How To Organize A Well-Written Research Paper On Gun Control

All well-written and though-out research papers contain three major parts: the introduction, the paragraph body, and the conclusion. Additional elements of a research paper may require evidence from specific sources as well as proper citation of those sources.

Here’s a basic formula for you to follow to organize a well-written research paper on gun control:

Introduction:

An introduction is a general opening to the topic, with some background, questions, and points of debate. Effective introductions begin general and move towards specific, concluding with a concise, well-worded thesis statement which asserts your argument on the topic.

Introductions should compel the reader to continue reading your research paper, as well as direct him or her to the argument you will be making. Two great ways of catching your reader’s attention are by introducing some well-thought out quotes in support of or against gun control, and providing some background about existing policy. Whether or not your audience is versed in gun control laws, a brief summary of the most pertinent law would certainly help your research paper.

Paragraph Body:

The paragraph body is where you include evidence in support of your thesis. Generally, speaking a research paper will be longer than the standard 5 paragraph essay or term paper, so the number of paragraphs in the body could vary widely.

Supporting information within the paragraph body can be arguments, analyses, evaluations, persuasions and comparisons. After the thesis, the body of the paper is the most important part of a well-written research paper. It needs to be organized with each paragraph containing a topic sentence that clearly supports your thesis and directs the reader to what the paragraph will discuss. Concluding sentences in each body paragraph should be well-thought and transition seamlessly to the next paragraph.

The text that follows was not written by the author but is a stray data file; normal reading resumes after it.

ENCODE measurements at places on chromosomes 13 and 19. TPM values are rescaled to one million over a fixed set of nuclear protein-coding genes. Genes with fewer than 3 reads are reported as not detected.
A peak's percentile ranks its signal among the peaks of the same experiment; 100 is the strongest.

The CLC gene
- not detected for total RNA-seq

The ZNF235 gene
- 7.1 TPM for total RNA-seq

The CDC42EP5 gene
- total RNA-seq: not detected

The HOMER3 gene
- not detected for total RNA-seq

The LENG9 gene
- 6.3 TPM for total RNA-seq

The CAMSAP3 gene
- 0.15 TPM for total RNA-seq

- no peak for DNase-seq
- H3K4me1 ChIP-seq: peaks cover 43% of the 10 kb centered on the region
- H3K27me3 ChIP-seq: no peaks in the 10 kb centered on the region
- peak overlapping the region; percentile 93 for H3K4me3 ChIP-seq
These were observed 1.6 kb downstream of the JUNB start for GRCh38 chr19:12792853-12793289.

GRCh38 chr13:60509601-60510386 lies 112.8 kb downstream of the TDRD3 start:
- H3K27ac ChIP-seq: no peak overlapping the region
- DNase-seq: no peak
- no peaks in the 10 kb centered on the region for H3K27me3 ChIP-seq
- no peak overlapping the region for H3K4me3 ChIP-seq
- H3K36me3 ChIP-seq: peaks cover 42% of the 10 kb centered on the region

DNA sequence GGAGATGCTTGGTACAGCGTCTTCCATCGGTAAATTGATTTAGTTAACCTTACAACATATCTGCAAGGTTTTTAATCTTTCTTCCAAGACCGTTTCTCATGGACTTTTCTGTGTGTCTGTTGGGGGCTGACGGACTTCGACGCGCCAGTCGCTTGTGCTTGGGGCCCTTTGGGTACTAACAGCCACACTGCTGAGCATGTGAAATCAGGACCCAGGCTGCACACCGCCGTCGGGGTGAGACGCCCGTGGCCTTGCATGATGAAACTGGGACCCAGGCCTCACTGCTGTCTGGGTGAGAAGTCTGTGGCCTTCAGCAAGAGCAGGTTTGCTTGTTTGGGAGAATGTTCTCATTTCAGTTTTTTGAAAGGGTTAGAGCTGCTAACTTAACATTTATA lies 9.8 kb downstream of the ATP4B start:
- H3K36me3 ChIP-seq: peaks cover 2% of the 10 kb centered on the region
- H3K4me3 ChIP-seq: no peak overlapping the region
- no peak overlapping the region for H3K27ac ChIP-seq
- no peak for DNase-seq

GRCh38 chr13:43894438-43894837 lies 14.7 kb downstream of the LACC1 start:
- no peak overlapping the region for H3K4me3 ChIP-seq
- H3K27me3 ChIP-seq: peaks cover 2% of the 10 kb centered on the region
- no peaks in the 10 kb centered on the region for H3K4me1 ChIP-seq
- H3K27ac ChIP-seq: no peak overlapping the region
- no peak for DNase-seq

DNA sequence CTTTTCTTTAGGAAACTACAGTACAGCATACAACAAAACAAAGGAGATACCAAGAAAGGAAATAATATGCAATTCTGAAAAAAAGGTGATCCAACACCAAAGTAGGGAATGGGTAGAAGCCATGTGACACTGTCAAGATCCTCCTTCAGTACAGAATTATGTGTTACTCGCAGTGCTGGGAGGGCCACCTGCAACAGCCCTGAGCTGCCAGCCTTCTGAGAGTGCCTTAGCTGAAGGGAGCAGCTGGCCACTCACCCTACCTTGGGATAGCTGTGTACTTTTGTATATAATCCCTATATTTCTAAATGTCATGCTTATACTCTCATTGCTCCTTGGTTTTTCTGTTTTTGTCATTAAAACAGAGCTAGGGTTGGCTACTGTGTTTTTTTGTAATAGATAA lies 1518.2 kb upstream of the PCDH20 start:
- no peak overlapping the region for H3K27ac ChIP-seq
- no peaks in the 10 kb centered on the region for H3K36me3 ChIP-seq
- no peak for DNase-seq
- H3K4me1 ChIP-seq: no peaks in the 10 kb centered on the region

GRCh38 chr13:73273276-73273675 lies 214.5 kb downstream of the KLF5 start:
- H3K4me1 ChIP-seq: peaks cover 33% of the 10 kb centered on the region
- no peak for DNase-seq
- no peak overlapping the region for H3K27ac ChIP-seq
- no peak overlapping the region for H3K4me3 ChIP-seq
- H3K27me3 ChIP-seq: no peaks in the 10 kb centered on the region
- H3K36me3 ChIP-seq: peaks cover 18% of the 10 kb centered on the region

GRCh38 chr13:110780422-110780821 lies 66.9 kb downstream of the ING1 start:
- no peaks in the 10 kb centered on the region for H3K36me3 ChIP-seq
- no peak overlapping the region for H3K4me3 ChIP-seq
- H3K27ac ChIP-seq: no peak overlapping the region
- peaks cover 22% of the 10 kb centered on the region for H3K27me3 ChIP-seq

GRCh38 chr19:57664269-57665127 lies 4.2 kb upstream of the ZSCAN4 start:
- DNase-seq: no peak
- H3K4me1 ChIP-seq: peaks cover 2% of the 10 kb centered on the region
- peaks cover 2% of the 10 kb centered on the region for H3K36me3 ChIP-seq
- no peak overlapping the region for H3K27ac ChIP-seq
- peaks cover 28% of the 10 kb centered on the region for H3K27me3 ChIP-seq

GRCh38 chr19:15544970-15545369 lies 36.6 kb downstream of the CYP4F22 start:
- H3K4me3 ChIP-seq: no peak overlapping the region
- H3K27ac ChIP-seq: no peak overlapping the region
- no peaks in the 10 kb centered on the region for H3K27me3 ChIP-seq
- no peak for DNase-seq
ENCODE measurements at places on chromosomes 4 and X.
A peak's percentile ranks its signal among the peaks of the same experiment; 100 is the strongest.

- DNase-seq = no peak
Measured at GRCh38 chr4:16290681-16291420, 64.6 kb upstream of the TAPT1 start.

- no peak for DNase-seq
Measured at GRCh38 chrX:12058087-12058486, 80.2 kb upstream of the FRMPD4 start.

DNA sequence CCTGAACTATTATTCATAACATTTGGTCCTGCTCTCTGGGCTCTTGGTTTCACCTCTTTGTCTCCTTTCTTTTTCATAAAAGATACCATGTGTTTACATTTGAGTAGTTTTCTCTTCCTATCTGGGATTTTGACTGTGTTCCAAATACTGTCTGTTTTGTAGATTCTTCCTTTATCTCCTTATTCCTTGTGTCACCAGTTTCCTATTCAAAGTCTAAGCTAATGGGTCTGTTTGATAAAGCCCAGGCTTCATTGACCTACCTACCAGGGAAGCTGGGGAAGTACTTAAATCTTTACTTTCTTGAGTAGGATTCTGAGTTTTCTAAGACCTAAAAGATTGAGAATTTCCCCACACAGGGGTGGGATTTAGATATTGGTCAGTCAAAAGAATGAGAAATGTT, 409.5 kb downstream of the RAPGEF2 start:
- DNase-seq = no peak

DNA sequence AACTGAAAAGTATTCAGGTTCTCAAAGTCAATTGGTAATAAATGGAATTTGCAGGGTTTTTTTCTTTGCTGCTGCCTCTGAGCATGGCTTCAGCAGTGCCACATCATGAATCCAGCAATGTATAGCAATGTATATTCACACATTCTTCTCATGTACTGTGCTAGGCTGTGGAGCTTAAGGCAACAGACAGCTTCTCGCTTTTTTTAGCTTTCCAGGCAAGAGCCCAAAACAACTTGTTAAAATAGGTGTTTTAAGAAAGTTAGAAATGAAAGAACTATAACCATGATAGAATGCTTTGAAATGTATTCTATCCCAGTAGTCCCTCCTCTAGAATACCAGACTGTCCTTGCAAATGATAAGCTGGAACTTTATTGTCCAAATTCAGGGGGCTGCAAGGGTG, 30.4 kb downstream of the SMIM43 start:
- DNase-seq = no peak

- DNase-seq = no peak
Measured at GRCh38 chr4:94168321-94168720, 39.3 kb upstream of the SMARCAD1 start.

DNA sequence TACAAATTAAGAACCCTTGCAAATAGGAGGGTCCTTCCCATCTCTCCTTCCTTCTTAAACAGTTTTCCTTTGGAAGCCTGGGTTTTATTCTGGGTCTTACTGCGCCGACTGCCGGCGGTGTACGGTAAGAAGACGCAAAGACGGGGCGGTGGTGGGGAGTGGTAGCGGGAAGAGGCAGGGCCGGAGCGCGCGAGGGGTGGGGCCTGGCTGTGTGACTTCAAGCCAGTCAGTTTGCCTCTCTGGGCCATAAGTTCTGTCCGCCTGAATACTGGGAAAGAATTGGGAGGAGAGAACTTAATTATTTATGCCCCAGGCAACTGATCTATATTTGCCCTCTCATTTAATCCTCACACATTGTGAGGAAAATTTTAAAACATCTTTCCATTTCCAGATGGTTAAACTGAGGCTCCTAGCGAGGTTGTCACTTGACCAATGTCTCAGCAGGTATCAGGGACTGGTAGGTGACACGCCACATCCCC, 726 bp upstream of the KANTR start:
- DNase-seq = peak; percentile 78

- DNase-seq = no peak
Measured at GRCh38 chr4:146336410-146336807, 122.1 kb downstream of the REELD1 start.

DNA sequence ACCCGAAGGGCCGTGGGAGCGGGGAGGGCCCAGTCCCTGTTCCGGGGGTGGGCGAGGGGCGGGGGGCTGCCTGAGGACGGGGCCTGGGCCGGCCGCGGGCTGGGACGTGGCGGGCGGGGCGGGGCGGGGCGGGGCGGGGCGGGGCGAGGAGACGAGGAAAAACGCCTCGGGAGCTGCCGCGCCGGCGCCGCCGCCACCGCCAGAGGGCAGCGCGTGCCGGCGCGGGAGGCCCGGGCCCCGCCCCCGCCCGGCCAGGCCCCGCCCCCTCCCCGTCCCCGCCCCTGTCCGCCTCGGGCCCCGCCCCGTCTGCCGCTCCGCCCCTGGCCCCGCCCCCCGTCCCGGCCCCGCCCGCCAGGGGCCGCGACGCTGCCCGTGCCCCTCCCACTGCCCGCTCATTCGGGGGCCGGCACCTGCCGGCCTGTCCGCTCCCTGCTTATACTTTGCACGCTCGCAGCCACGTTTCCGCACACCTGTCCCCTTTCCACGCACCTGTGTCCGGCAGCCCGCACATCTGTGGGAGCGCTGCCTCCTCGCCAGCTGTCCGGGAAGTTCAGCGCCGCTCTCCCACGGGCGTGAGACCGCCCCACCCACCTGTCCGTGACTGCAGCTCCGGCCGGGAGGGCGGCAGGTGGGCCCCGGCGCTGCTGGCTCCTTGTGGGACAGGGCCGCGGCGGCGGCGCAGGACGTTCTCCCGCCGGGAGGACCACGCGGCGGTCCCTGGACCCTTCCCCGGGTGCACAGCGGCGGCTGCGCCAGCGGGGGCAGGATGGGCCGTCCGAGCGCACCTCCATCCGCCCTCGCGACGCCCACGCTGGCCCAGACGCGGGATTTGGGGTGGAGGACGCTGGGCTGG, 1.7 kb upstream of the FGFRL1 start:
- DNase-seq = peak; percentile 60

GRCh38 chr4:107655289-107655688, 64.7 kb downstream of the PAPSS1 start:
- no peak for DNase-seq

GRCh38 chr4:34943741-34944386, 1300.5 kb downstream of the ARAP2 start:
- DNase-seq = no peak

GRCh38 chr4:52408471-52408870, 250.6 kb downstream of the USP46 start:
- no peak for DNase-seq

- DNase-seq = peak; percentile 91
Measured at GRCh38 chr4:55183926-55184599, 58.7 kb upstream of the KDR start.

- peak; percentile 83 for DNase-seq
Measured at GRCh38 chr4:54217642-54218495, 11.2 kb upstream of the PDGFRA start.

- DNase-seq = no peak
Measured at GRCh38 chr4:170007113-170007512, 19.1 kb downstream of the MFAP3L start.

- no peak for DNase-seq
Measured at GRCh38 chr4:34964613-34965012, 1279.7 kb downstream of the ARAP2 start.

In dealing with an issue like gun control, you will find a number of print and online resources. You should provide the most recent data or facts in support of your argument, without ignoring any information that disproves it. The best way to approach conflicting information is to offer a point-counterpoint approach where you bring up opposing figures and attempt to discredit them with more relevant and well-argued information. In research papers, all support for your thesis should be cited correctly. There are several different styles for citation, and the one to use will depend largely on your intended audience.

Conclusions:

A concluding paragraph will be general statement about the topic that summarizes the major evidence you have brought up in support of your thesis. It’s important that you stick with only the information you have already included in the paragraph body of your research paper, and not introduce new topics or arguments. A well-written conclusion allows you to have a final say on the issues you presented and propel your reader to a new view or take on the subject.